For the adults I made Pumpkin Cream Cheese Muffins (a pumpkin muffin with a cream cheese filling and streusel on top) and for the kids I made much healthier Whole Wheat Pumpkin Mini Muffins. Both of them turned out well and went quickly at the meeting.

Here are both recipes for you to try:

Pumpkin Cream Cheese Muffins (from Annie's Eats)


For the muffins:
3 cups flour
1 tsp. cinnamon
1 tsp. nutmeg
1 tsp. ground cloves
1 tbsp. and 1 tsp. pumpkin pie spice
1 tsp. salt
1 tsp. baking soda
4 eggs
1 ¼ cups vegetable oil
2 cups sugar
2 cups pumpkin puree

For the filling:
8 oz. cream cheese, softened
1 cup powdered sugar

For the streusel topping:
½ cup sugar
¼ cup and 1 tsp. flour
4 tbsp. butter, cubed
1 ½ tsp. cinnamon

To prepare the filling, combine the cream cheese and powdered sugar in the bowl of an electric mixer and whip until smooth. Form into a log on plastic wrap or foil, making sure that the diameter is small enough to fit into the well of a muffin pan. Wrap the log up tightly and freeze until slightly hardened, 1-2 hours.

To make the muffins, combine the flour, spices, salt and baking soda in a medium bowl. Mix well and set aside. In the bowl of an electric mixer, combine the eggs, vegetable oil, sugar and pumpkin puree. Mix until well combined. Add in the dry ingredients and mix on low speed until just combined.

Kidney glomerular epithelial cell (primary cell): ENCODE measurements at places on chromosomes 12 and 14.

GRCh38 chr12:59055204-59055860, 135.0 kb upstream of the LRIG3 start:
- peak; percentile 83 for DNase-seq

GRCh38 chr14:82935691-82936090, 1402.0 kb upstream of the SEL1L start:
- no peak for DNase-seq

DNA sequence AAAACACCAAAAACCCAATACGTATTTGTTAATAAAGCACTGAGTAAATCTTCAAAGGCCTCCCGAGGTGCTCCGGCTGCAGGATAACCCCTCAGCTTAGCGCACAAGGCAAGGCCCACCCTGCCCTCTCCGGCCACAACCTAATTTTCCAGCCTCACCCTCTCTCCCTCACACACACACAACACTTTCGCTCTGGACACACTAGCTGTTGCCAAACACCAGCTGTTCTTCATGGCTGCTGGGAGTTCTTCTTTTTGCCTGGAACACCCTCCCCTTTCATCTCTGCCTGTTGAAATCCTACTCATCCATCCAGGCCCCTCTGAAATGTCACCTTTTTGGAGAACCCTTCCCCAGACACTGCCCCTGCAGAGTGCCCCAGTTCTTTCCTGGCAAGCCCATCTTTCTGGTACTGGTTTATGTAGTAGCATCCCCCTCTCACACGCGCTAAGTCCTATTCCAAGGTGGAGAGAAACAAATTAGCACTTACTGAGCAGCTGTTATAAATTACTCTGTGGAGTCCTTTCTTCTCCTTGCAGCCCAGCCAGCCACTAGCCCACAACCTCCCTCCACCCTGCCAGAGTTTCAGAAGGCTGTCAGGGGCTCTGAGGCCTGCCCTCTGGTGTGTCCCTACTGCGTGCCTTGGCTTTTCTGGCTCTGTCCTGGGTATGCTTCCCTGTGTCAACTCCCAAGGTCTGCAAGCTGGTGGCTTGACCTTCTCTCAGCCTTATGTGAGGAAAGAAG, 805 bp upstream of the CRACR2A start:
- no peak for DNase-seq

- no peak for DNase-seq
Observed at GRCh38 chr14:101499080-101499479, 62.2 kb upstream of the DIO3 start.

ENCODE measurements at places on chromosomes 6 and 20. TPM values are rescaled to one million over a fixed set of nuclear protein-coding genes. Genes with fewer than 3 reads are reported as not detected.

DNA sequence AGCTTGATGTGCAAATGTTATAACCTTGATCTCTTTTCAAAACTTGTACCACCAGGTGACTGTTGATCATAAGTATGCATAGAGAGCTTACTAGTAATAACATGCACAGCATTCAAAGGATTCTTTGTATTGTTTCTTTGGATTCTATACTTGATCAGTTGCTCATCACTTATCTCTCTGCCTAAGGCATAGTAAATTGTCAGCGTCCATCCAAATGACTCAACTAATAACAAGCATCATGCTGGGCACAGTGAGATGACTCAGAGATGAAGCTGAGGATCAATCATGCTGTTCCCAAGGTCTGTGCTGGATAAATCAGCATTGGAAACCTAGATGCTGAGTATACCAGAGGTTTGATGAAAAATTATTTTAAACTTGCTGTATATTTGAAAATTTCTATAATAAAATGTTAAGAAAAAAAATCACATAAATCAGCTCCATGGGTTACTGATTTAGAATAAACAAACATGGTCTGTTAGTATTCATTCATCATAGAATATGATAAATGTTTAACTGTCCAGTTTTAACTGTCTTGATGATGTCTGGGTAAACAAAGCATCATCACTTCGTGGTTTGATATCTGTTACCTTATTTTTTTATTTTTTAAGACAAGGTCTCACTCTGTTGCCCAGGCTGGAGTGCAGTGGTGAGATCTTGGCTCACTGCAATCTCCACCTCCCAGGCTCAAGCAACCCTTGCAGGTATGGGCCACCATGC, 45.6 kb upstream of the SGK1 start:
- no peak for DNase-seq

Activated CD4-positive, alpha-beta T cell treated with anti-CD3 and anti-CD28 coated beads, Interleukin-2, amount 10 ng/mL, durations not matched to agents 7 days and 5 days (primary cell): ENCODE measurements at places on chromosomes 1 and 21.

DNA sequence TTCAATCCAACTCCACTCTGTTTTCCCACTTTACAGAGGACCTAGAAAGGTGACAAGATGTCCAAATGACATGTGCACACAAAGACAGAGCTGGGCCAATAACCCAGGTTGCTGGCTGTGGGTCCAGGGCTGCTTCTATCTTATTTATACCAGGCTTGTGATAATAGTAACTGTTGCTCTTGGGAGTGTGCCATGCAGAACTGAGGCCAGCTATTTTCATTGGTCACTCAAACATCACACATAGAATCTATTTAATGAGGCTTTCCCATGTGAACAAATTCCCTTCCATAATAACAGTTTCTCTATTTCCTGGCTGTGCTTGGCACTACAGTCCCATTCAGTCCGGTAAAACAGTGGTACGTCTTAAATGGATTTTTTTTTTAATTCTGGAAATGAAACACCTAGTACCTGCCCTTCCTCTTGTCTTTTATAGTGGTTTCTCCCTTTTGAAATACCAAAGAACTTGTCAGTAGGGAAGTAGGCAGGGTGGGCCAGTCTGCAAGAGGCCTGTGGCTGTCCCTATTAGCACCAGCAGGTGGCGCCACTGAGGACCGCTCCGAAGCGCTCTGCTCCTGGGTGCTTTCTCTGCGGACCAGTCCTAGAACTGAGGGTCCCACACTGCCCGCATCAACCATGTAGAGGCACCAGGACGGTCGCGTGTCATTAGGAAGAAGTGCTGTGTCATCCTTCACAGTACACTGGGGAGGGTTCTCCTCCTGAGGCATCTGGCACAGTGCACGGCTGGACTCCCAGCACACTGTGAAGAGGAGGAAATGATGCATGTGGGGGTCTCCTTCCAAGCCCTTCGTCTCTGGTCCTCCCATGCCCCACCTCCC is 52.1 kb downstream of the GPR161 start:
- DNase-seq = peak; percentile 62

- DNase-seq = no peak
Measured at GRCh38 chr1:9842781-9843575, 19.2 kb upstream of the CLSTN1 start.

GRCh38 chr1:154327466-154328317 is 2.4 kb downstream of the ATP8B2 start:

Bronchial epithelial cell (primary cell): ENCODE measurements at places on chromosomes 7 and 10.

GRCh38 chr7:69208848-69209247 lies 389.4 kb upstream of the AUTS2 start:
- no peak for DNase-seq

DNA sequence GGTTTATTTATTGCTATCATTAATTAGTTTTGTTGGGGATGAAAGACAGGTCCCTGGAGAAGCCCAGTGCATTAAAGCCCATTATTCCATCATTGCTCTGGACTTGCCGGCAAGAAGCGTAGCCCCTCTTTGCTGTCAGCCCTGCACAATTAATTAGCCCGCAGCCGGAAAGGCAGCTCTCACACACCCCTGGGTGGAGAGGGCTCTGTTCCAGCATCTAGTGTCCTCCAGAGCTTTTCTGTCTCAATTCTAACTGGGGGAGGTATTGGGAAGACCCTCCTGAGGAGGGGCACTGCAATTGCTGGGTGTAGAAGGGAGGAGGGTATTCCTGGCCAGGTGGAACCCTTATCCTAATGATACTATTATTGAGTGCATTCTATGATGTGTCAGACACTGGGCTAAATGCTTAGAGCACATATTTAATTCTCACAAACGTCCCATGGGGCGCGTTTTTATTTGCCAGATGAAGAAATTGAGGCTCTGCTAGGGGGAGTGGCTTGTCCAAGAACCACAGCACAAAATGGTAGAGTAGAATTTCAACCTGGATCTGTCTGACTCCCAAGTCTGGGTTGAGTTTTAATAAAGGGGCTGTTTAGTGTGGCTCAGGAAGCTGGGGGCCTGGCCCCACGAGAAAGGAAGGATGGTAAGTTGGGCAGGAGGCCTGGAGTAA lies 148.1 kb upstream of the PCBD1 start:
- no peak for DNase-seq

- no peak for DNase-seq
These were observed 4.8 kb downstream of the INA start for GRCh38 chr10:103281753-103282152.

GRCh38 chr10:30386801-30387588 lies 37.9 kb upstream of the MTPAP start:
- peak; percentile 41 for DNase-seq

To make the streusel topping, combine all ingredients in a small bowl. Mix together with a pastry blender or two forks until crumbly.

Preheat the oven to 350°. Line two muffin pans with paper liners. To assemble the muffins, fill each muffin well halfway with batter. Remove the cream cheese log from the freezer and slice into 24 equal slices. Place a slice in each muffin well. Divide the remaining muffin batter evenly among the muffin cups, on top of the cream cheese. Sprinkle the streusel topping over the top of the batter. Bake for 20-25 minutes. Let cool completely before serving.

Whole Wheat Pumpkin Mini Muffins (from

1 1/2 cups whole wheat flour
1/2 cup packed brown sugar
1 teaspoon pumpkin pie spice
3/4 teaspoon baking powder
1/2 teaspoon baking soda
1/2 teaspoon salt
2 eggs
3/4 cup canned pumpkin puree
1/2 cup vegetable oil
1/2 cup honey

Preheat the oven to 350 degrees F (175 degrees C). Grease a 12 cup muffin pan, or line with paper liners.

In a large bowl, stir together the whole wheat flour, brown sugar, pumpkin pie spice, baking powder, baking soda and salt. Make a well in the center, and put in eggs, pumpkin, oil and honey. Mix just until the dry ingredients are absorbed. Spoon into muffin cups so they are about 2/3 full.

Bake for 10 minutes in the preheated oven, or until the tops spring back when lightly touched. Cool in the pan before removing from cups.

These recipes are linked to Tempt My Tummy Tuesday and Tuesdays at the Table. Head over there to find hundreds of other great recipes.

Monday, November 16, 2009

Manic Monday

Friday, November 13, 2009

Vacation: Day 9 Pittsburgh continued

Just as the drizzle stopped we arrived in downtown Pittsburgh at....